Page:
Due to causes, Floris Roelofsen‘s colloquium has been postponed from today until Wednesday, Feb 13 at 4pm.
In other news and for various other causes, the Phonetics and Phonology Workshop originally not scheduled for today has remained not scheduled. The next one will be Alex Djalali on February 15th.
Come to the Greenberg Room at noon on Tuesday 2/5 to hear Thomas Grano (Maryland) give a colloquium entitled “Motivating a functional restructuring approach to exhaustive control”. See you there!
Landau (2000; 2004) draws a distinction between P(artial) C(ontrol) and E(xhaustive) C(ontrol): whereas PC predicates like “hope” admit a subset relation between the controller and controllee, EC predicates like “try” do not. (e.g., Kim hoped to gather at noon. [controllee = Kim and contextually salient others] vs. *Kim tried to gather at noon.) This talk explores the consequences of Cinque’s (2006) suggestion that whereas PC instantiates ‘true’ biclausal control, EC predicates realize functional heads that instantiate monoclausal raising structures. Read the rest of this entry »
The Center for the Exploration of Consciousness (CEC) will be hosting a talk by David Chalmers (Australian National University, NYU) on Tuesday. Come to CSLI, Cordura 100 at 5pm to participate in the workshop! His talk is entitled “Panpsychism and Protopanpsychism”.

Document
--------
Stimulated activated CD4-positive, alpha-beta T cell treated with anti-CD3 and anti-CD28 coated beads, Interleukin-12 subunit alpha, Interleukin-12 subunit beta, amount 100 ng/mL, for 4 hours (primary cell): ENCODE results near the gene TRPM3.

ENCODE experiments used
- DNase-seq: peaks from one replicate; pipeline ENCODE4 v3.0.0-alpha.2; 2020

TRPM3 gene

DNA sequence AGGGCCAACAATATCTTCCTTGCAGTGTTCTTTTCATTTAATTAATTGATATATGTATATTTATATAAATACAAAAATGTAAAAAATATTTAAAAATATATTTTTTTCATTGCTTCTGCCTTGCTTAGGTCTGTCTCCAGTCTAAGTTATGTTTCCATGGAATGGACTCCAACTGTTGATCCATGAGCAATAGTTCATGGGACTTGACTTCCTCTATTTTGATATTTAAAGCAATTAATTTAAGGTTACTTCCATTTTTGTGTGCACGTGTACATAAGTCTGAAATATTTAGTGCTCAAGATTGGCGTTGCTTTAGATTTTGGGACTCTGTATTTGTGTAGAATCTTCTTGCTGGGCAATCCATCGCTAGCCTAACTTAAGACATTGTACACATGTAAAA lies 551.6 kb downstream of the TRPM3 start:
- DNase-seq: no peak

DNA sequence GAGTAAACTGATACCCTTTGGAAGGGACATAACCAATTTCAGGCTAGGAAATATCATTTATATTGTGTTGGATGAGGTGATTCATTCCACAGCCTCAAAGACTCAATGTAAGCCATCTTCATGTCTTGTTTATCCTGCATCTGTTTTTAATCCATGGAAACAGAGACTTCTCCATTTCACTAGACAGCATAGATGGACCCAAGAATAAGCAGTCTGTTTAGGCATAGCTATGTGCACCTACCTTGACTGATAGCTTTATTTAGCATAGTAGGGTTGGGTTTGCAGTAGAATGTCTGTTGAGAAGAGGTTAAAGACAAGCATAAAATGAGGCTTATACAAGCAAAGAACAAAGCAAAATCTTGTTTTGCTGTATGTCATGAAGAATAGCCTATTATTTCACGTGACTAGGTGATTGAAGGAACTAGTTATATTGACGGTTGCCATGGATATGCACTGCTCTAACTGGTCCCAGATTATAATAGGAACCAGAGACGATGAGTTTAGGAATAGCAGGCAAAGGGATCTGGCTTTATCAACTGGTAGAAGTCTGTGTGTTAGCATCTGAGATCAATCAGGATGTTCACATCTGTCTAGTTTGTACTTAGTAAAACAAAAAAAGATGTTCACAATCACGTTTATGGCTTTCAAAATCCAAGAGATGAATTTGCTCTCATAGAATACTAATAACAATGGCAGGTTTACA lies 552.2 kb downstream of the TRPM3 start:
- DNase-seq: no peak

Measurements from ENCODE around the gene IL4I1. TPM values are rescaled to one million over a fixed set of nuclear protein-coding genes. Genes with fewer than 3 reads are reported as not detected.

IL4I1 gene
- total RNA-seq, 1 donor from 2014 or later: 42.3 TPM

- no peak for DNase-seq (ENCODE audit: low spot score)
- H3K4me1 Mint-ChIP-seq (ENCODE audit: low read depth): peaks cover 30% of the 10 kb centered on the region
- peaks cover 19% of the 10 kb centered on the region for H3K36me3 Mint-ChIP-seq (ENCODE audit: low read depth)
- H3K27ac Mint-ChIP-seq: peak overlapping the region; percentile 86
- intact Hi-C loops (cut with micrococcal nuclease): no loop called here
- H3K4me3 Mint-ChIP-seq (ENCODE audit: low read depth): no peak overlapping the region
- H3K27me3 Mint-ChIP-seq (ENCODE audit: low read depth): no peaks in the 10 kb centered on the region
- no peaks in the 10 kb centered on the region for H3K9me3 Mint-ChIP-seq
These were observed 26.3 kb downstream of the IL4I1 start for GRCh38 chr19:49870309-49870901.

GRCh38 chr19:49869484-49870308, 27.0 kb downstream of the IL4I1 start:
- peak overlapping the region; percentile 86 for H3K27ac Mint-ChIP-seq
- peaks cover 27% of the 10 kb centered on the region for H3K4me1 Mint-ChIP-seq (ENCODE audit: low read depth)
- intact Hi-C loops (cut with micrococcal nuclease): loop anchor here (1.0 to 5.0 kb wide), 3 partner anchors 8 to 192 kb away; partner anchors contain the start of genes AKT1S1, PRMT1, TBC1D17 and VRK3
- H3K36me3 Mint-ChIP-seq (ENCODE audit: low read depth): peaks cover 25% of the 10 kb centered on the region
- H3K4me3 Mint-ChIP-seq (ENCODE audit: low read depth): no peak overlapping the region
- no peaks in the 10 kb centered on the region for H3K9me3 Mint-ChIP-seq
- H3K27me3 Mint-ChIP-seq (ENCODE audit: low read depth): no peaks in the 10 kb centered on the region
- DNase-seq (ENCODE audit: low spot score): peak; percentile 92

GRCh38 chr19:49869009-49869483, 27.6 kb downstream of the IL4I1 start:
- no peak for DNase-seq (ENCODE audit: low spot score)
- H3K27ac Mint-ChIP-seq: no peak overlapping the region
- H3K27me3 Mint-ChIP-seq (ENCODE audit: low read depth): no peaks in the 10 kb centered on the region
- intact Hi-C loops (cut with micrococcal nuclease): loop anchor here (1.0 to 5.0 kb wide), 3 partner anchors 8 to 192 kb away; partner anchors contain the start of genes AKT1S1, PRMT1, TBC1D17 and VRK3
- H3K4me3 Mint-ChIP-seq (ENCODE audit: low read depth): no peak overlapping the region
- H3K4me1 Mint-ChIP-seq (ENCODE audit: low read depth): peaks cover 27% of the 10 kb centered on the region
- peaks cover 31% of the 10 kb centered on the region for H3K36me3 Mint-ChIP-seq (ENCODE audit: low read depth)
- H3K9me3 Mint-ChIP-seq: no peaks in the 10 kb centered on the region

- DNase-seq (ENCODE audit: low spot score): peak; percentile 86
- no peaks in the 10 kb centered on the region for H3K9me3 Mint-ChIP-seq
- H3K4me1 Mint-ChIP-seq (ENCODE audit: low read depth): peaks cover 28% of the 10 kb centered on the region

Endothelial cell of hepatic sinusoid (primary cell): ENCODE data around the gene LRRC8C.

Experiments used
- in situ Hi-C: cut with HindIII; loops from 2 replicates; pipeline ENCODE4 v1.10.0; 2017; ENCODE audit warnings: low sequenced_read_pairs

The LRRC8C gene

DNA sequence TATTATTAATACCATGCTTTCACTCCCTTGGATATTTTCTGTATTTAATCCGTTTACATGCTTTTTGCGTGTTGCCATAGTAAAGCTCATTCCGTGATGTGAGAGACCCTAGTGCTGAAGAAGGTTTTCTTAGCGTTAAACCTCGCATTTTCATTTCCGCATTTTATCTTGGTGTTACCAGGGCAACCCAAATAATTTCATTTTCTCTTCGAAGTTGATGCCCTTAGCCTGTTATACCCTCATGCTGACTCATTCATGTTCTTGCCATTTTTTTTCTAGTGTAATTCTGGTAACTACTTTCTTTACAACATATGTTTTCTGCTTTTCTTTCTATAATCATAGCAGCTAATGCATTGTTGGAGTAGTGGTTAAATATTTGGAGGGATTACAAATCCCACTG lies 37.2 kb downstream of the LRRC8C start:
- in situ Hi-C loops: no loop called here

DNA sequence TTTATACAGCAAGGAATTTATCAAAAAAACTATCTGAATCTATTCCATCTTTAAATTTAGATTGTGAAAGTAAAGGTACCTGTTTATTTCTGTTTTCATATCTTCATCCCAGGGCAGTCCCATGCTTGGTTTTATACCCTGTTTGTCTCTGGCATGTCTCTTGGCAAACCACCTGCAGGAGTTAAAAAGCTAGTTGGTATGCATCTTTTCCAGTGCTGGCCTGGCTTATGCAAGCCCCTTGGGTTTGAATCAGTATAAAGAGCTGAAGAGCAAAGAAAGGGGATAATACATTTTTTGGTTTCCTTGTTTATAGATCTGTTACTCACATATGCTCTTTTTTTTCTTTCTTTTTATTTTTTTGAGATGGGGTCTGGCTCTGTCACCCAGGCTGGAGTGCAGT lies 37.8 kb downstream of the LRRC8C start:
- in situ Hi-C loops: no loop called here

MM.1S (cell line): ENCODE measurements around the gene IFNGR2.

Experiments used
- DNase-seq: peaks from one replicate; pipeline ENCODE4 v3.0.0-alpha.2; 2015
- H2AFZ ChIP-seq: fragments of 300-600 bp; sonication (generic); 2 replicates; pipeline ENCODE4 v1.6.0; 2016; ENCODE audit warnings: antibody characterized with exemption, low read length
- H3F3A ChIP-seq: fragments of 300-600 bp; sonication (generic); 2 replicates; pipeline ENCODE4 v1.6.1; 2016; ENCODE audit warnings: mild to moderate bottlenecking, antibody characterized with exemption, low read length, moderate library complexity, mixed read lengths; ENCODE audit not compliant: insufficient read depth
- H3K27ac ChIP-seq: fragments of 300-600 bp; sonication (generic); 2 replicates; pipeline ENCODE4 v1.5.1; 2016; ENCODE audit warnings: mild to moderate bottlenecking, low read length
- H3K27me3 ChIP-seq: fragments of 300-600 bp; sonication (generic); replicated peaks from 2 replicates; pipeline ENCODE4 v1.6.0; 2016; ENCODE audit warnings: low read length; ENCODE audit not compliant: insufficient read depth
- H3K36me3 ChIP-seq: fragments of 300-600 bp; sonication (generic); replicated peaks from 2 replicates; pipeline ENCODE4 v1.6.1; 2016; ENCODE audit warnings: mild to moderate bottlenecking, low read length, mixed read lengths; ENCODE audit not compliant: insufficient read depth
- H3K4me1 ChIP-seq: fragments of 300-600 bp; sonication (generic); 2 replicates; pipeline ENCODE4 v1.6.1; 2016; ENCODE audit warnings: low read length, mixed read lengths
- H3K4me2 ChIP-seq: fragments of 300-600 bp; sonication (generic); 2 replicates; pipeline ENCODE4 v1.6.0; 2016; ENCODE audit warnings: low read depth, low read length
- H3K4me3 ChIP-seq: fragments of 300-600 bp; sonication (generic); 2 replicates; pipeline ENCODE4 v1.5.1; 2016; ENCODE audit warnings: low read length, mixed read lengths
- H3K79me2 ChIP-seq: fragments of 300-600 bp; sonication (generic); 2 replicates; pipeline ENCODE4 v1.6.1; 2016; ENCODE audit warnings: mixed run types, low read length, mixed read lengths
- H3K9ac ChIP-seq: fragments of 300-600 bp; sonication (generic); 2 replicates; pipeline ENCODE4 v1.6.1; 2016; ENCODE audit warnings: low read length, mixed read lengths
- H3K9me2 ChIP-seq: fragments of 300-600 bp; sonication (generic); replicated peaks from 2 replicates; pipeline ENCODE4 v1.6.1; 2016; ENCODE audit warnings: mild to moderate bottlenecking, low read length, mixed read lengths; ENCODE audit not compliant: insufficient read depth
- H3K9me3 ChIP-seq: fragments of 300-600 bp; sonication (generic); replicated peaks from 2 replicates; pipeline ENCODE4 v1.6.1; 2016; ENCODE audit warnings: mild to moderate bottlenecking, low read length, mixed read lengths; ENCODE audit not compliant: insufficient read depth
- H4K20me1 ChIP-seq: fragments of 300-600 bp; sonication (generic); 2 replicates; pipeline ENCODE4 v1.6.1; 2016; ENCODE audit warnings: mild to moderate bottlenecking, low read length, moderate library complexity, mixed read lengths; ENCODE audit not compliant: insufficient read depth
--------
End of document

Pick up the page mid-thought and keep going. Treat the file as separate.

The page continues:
The Cognition and Langauge Workshop is hosting Raymond Mooney (UT Austin) on Thursday 2/7. Come to Cordura 100 at 3pm to hear his talk on “Pragmatics of Spatial Reference”.
Machine learning has become the best approach to building computational systems that comprehend human language. However, current systems require a great deal of laboriously constructed human-annotated training data. Ideally, a computer would be able to acquire language like a child by being exposed to linguistic input in the context of a relevant but ambiguous environment, and thereby “ground” its semantics in perception and action. As a step in this direction, we have developed systems that learn to sportscast simulated robot soccer games and to follow navigation instructions in virtual environments by simply observing sample human linguistic behavior. This work builds on our earlier work on supervised learning of semantic parsers that map natural language into a formal meaning representation. In order to apply such methods to learning from observation, we have developed methods that estimate the meaning of sentences from just their ambiguous perceptual context.
In response to a New Yorker article, Will Leben wrote this piece on the importance of metaphor and ambiguity. Way to not beat around the bush, Will!
To former MA candidate Kathryn Hymes, who got a mention for her work on Facebook’s new search technologies in this NY Times article.
Perhaps against the spirit of Will’s post, semantic ambiguity can get you in trouble. Be careful.